I’m not going to go into a lot of detail about this, but I want to warn theorists against conceiving of thought structures for Integral Theory that are overly abstract, perhaps in a dangerous way, at least for those of us who are aware of subtle aspects to thought.

In the course of developing Lingua-U, I tried many things that didn’t work over an extensive period of years. For a long time, I put “values” — i.e., “words” at very fundamental levels of the Tai Hsuan Ching structure — and in putting it into practice as a spiritual vision of the real, it wrecked havoc with my emotional and spiritual health. As I felt into the paradigm, it seemed as though the entire cosmos was collapsing into a singularity that was misshapen and destructive.

Since I was “using” Lingua-U and feeling into it deeply at the highest reaches of my spirit, this was bad. In my mental processing, my thinking was comprised of spiritual light (to use the expression of Sri Aurobindo) and attempting to put “garbage-thought” in there was painful on many levels. In fact, my mental health deteriorated to the point where I began to lose my sanity and had to be hospitalized for a week or two.

Long story short, I survived this brutal mistake. After taking a break from work on Lingua-U, eventually I reflected upon my experience and concluded that substantive values ought not be described with such fundamental units of a holistic model, period. I changed my model accordingly and the whole thing felt much better and I was able to continue working on it. Within a year, I had the approach that I am presenting on this blog along with The Kalendar.

You mileage may vary, but if you’re actually feeling and living with your models and not just abstractly throwing words around you might want to check into your gut on this point. I wouldn’t want anyone to go through the emotional and spiritual hell that I suffered.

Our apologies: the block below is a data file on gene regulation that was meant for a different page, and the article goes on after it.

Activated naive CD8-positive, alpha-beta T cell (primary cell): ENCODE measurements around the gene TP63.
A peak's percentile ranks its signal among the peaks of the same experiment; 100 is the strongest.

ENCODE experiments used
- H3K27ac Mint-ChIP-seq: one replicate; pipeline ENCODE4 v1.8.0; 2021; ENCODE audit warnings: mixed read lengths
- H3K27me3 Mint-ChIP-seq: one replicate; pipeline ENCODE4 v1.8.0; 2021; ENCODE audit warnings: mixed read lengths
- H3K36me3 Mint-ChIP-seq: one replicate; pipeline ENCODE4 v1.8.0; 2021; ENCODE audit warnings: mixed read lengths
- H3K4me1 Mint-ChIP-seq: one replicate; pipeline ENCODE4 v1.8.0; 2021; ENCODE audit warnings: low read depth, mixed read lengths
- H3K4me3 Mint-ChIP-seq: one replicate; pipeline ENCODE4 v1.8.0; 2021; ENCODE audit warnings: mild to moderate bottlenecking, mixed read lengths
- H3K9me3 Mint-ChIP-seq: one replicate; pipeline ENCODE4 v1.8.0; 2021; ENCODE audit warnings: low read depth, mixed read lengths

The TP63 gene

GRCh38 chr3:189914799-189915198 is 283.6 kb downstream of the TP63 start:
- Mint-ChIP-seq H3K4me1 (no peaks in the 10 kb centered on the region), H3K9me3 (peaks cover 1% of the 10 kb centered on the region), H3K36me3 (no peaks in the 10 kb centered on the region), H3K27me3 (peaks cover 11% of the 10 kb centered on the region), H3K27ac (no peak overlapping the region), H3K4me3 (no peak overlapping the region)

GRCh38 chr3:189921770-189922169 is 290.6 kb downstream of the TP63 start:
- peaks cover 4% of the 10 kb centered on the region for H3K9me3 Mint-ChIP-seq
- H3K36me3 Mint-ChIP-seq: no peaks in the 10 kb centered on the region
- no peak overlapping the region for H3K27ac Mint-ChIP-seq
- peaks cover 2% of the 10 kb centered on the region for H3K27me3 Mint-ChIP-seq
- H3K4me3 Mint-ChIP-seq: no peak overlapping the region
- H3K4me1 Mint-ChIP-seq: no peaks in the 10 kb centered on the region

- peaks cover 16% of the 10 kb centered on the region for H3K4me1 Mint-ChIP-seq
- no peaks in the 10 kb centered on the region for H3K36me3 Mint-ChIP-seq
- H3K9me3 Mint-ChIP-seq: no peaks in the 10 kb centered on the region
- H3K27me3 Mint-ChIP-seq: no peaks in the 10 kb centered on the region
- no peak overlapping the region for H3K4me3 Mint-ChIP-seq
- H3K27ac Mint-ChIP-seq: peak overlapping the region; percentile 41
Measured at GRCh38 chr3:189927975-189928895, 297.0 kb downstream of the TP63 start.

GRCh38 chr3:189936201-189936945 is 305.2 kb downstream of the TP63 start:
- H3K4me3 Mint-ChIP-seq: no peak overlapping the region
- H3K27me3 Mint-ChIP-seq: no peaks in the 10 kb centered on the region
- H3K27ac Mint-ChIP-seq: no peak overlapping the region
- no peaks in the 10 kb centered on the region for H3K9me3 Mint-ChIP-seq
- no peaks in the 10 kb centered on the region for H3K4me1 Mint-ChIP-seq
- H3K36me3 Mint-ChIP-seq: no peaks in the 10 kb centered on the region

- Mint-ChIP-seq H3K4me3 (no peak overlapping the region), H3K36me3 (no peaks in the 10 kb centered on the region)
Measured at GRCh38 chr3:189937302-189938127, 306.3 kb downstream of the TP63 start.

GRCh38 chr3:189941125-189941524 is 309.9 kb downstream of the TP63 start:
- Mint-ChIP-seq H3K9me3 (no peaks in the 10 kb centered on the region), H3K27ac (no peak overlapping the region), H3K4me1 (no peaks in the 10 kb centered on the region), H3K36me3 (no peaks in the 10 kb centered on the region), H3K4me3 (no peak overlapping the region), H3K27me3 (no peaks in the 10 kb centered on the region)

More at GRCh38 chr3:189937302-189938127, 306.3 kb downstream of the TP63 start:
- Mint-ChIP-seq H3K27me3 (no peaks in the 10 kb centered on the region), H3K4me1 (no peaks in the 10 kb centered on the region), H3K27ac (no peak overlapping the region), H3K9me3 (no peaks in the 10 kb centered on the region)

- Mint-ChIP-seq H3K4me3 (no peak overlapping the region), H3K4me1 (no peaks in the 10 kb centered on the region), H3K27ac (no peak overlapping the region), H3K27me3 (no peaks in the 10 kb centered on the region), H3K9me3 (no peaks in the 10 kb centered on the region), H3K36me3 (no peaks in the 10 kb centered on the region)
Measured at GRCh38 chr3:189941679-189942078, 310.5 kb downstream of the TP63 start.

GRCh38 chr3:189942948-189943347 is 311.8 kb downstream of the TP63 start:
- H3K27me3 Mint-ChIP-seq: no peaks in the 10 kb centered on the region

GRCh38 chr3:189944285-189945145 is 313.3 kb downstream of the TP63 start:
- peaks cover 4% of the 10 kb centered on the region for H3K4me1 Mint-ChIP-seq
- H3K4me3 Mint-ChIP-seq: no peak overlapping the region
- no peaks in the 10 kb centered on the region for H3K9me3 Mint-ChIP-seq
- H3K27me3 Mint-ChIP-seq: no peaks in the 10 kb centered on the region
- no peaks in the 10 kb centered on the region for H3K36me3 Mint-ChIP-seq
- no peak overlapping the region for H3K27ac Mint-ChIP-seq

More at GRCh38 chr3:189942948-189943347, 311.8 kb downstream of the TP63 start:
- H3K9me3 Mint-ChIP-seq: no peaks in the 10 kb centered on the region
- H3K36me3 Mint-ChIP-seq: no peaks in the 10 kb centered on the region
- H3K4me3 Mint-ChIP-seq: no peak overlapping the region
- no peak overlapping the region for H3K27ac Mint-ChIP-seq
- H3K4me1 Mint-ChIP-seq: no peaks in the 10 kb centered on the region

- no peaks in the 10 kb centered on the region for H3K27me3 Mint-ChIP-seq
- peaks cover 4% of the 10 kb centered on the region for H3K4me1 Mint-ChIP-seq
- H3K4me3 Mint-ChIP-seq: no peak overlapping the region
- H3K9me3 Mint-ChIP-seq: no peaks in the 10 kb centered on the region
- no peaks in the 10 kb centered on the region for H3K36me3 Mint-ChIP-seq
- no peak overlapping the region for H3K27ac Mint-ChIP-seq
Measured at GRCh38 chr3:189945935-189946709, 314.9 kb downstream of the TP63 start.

I abandoned that particular (dangerously bad) draft of Lingua-U. Now, the fundamental units of Lingua-U are strictly energies / letters. Those energies have names, yes, but names are just names, not essence. And people instinctively understand something about the flexibility and relativity of names and so are not likely to mistake them for the Real. No one could pay me enough to go back to a model which ascribed actual thought-values to such fundamental levels of a holistic model — for instance, by accepting a holistic model that claimed human values like truth, beauty, goodness, justice, or leverage (for instance) ought to be “located” at the core as essential distinctions.

Such distinctions may have been fine a couple of thousand years ago in the time of Plato but these days it’s basically intellectual masturbation so far as I’m concerned. Worse even. One might be better off using vanilla, chocolate, strawberry, and pistachio as the core elements of one’s philosophy — it’s arbitrary too, but tastier, potentially fattening but less likely to be hazardous to your soul and spirit. If you ignore this advice, don’t say I didn’t try to warn you.

Let me say it in bold type: thought has subtle energetic coordinates that need to be respected. If a thought can’t be embodied in a way that’s consistent with reality, then it’s worse than useless. At this point in the wisdom brought by my life experience, old notions of a Big Three values are useless because they can’t be embodied in anything like a holistic manner. At such primordial levels of subtlety, we need to be talking only about energies, forces, gunas, principles, or divine personas, NOT thought-values.

The Sephirot of the Integral Tree of Life, on the other hand, can be embodied in a way that is harmonious and consistent with health and happiness, so far as I know. While it’s just a proposed alchemical artwork and needs to be vetted by a “community of the adequate” over time, it is also my best effort to date to locate a replacement for the Big Three. It’s a Big Nine (or Ten) that actually resonates at a subtle energetic level for me as part of a whole consistent with my spirituality. Try it out instead of the Big Three or Big Four next time you’re shopping for a way of looking at value, and you might find yourself pleasantly surpised.

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